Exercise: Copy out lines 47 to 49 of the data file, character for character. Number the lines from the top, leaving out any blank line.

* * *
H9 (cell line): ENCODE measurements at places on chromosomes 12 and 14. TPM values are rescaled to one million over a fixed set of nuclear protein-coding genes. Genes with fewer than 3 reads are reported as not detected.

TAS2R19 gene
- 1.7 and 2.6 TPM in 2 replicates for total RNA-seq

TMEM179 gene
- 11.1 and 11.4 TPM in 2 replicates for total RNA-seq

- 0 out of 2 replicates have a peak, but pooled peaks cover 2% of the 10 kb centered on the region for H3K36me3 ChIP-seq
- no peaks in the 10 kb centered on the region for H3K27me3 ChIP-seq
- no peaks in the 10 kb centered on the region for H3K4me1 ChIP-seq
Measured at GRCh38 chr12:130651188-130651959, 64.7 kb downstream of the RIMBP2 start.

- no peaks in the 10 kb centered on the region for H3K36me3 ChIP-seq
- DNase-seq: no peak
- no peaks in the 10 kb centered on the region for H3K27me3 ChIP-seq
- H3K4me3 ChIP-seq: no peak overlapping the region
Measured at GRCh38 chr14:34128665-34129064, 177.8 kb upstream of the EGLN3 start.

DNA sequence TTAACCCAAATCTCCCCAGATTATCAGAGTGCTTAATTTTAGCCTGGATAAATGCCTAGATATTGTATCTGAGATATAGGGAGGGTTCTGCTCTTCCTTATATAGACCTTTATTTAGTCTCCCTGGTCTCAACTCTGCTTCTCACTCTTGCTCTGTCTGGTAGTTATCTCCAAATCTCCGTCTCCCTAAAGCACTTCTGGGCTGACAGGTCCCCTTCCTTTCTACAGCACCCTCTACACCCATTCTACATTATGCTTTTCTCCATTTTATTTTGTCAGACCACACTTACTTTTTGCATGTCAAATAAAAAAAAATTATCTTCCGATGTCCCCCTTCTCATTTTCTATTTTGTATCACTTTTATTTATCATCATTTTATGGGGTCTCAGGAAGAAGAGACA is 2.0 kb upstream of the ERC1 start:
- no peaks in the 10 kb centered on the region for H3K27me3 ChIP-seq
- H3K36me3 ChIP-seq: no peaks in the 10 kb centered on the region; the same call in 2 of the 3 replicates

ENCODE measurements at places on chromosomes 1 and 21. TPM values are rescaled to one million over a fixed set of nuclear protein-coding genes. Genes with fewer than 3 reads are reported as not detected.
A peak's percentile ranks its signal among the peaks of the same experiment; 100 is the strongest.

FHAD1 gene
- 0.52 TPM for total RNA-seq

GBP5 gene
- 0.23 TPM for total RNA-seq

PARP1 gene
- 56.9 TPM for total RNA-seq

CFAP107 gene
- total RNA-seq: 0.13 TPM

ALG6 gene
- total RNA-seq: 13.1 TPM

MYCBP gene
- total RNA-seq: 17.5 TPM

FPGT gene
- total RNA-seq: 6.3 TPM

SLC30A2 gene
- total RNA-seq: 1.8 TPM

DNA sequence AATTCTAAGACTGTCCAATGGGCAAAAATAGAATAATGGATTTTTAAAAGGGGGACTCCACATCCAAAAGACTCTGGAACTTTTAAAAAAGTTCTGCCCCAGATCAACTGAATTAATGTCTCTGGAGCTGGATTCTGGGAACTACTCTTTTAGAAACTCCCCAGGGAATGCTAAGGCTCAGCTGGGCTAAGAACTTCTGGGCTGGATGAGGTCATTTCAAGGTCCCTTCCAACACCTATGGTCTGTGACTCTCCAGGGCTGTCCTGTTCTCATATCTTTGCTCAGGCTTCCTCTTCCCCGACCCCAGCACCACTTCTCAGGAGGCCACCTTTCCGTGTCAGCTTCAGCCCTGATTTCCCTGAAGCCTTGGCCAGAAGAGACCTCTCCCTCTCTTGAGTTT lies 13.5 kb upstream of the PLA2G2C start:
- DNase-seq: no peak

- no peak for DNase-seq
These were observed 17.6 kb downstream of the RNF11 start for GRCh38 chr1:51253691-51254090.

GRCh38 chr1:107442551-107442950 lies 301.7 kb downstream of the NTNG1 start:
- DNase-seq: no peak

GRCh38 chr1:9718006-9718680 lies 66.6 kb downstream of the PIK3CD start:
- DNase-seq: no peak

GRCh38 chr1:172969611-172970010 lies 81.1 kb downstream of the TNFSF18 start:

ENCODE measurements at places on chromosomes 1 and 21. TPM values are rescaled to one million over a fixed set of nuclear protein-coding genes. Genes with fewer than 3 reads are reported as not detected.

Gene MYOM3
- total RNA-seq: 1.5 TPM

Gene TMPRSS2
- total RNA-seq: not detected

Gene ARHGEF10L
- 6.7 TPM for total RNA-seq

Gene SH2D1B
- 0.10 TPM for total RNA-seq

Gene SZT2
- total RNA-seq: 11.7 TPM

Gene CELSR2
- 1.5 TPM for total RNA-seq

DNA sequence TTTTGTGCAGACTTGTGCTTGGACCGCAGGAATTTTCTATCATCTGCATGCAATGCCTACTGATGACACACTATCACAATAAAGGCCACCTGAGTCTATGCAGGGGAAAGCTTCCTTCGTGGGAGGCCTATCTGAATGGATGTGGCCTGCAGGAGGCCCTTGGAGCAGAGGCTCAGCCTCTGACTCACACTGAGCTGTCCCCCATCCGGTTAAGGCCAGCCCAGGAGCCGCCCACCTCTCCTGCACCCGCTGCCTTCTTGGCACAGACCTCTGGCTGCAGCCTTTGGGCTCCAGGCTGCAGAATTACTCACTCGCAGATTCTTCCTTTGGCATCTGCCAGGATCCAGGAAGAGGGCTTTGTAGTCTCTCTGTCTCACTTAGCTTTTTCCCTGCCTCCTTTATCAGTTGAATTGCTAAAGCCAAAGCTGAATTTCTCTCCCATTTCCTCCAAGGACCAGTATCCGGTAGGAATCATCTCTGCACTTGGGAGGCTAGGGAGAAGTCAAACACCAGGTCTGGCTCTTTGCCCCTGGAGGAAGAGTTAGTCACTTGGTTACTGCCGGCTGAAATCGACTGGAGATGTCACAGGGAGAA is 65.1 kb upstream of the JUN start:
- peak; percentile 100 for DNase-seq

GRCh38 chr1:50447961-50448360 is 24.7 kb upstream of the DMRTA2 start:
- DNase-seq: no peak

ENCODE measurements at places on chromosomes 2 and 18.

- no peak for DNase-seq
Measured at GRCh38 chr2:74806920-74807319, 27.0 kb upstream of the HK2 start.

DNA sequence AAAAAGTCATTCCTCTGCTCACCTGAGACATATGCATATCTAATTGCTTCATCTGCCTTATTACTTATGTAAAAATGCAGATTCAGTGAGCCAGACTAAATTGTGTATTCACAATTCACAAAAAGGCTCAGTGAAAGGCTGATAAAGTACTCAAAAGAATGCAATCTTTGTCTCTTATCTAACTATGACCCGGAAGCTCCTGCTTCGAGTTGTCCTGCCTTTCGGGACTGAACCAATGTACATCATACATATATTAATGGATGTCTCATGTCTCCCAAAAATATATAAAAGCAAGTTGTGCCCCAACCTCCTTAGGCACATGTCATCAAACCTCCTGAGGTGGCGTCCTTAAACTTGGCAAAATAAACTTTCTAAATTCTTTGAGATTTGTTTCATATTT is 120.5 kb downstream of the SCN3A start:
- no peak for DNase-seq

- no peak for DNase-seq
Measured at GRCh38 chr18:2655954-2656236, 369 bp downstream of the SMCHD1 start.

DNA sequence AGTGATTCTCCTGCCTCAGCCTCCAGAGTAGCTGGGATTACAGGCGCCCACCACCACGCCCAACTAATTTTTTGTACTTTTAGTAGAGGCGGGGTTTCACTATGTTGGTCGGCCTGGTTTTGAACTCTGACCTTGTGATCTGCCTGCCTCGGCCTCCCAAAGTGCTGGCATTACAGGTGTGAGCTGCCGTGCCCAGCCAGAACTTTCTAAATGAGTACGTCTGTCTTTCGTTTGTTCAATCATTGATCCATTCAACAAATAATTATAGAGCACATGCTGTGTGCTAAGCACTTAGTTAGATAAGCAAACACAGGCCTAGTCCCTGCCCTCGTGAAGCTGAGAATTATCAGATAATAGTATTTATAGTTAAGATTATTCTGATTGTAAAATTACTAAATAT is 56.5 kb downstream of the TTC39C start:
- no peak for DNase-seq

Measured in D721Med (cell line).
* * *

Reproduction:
- total RNA-seq: 1.5 TPM

Gene TMPRSS2
- total RNA-seq: not detected